When you wake up in the morning you may sometimes notice white colored mucus or gunk that has gathered at the corner of your eye near your nose. This is normal. During the night this mucus forms when there is a foreign speck or dirt in the eye. Sometimes, eye discharge is something more than merely a an eye irritant you can wipe away. In some cases it can suggest a larger problem like pinkeye, dry eye, a corneal ulcer, or blocked tear duct.
Blocked Tear Duct
Above your eyeball sits a tear gland that releases fluid across the eye when you blink. These tears drain into the ducts at the corner of your eyes near your nose. If that exit is inhibited, the fluid is stuck. The result is an eye infection which can lead to discharge.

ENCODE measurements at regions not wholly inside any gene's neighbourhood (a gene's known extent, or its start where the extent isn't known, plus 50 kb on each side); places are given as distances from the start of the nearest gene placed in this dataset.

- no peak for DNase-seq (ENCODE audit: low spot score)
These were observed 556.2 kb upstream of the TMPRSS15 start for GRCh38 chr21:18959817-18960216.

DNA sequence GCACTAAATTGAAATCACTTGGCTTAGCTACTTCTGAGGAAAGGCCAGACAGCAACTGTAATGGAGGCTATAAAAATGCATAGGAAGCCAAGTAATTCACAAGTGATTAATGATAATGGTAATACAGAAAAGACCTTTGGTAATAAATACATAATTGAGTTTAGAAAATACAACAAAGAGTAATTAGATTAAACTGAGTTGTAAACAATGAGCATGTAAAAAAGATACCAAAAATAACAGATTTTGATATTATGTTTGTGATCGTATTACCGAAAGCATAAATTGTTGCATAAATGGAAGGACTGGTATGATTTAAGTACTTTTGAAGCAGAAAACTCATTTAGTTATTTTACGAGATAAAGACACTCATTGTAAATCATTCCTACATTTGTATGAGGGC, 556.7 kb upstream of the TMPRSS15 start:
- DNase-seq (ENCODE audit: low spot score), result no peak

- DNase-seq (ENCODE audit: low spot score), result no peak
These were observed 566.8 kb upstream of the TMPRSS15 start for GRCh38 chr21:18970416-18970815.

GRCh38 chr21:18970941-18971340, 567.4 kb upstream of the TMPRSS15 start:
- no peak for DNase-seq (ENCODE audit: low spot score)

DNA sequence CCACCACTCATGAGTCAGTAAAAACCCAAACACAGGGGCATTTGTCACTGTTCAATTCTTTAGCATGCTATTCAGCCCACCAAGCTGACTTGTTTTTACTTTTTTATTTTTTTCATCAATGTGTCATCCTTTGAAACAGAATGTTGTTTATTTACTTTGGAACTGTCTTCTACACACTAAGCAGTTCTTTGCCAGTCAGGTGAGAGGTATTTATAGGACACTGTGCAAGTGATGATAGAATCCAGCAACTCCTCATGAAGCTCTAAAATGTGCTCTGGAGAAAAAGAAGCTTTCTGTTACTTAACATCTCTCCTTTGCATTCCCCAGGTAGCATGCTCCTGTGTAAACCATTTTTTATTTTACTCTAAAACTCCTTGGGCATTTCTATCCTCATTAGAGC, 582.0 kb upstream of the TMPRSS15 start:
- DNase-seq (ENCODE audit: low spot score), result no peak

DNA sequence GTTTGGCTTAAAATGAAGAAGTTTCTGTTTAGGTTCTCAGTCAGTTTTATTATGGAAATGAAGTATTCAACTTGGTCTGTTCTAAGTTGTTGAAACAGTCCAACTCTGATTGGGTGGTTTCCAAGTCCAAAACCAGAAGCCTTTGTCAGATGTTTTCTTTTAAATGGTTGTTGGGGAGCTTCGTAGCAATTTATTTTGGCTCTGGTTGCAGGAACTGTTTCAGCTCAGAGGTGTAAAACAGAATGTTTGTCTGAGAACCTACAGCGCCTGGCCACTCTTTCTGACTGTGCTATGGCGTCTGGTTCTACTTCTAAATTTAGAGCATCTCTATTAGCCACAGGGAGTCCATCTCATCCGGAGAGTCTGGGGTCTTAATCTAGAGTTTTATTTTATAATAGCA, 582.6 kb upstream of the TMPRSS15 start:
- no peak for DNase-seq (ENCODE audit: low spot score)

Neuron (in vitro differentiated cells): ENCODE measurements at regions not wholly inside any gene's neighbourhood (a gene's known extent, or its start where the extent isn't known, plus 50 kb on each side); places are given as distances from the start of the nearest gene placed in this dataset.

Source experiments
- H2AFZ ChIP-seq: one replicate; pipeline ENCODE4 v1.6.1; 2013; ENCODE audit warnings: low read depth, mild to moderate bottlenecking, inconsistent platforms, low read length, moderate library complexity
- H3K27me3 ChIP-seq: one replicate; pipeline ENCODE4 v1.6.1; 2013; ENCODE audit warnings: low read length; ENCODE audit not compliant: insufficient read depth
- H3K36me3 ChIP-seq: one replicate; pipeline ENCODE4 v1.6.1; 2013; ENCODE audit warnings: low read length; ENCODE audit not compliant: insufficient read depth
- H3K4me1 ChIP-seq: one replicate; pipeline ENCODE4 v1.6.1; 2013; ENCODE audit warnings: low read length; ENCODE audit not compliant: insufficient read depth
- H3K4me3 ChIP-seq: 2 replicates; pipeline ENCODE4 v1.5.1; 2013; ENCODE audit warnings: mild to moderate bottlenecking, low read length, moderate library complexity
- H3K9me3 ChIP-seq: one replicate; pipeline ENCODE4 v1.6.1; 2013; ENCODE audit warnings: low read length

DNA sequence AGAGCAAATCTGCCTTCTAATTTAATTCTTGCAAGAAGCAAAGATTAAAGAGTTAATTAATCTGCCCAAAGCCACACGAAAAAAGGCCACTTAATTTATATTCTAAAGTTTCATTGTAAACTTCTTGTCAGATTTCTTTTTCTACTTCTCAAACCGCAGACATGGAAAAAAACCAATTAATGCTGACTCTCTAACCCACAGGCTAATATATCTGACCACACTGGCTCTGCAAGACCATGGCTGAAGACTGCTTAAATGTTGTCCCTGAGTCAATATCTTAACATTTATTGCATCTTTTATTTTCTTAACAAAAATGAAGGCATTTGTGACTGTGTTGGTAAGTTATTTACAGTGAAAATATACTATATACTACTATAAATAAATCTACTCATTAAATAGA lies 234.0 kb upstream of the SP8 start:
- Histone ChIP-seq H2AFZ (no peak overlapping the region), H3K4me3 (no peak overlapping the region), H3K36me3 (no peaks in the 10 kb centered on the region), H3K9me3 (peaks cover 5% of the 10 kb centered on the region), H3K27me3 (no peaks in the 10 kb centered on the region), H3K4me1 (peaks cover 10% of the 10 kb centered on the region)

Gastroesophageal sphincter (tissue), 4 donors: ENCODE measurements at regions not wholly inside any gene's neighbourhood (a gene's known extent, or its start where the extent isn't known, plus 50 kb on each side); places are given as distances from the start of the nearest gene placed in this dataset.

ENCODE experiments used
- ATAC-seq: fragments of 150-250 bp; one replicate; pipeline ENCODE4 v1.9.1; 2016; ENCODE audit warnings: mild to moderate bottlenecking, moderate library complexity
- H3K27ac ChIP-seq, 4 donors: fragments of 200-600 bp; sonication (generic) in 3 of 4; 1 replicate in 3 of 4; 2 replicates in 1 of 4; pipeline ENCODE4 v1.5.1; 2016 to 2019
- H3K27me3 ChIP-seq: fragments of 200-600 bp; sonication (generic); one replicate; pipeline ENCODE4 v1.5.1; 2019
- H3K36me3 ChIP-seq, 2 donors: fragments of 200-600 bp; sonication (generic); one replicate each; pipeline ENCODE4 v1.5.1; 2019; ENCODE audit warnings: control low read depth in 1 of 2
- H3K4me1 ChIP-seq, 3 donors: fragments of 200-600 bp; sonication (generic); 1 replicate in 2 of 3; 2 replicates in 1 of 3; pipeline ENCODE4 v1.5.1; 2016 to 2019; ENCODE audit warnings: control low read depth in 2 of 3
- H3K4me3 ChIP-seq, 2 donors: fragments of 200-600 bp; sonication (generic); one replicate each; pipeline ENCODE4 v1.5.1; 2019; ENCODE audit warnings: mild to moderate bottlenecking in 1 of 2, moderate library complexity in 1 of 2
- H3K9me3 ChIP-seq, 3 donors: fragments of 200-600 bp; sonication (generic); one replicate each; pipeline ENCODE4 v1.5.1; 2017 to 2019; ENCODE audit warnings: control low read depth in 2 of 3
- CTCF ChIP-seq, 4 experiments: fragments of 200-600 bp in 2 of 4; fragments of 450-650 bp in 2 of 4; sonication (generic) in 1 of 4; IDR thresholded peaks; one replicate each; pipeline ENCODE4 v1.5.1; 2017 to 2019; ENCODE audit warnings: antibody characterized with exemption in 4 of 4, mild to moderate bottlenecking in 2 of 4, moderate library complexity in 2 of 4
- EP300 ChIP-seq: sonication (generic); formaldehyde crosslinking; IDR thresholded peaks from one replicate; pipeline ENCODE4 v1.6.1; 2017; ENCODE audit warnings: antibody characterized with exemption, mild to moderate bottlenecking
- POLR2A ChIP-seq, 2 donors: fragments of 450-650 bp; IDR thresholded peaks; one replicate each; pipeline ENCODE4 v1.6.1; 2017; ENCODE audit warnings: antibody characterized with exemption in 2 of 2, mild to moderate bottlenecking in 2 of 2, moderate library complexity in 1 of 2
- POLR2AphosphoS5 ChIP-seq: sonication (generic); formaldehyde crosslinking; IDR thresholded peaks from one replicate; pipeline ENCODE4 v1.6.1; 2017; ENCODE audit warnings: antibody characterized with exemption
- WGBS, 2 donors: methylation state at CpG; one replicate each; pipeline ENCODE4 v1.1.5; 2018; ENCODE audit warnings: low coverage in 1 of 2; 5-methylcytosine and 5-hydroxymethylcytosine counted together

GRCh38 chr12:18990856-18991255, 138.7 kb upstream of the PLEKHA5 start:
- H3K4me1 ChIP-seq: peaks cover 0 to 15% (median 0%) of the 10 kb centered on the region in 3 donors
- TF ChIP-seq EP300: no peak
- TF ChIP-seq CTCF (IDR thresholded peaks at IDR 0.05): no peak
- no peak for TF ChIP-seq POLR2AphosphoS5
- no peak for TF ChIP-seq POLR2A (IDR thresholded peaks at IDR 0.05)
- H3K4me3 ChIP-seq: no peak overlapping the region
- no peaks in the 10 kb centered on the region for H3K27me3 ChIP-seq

The conjunctiva is a see through membrane that lines each eye. It is filled with minuscule blood vessels. When these blood vessels get infected, the eye turns red or pink, resulting in a pinkeye look. Pinkeye can be the result of allergies, a viral infection, or a bacterial infection. This can also produce unwanted discharge at the eye.
A corneal ulcer is uncommon, but it can occur when there is an extreme case of dry eye or an eye infection. The cornea is what covers the iris and pupil. A corneal ulcer can create discharge in the eye.
Tears are an incredible substance that is made up of oils, mucus, antibodies, and water. If the balance of ingredients in your tears is off, dry eye can result or your eyes can stop producing tears. If the eyes fail to get sufficient fluid for proper moisture and protection, the nervous system will respond by sending more tears. These emergency tears do not have the same structure as normal tears, which can lead to the formation of additional mucus and eye gunk.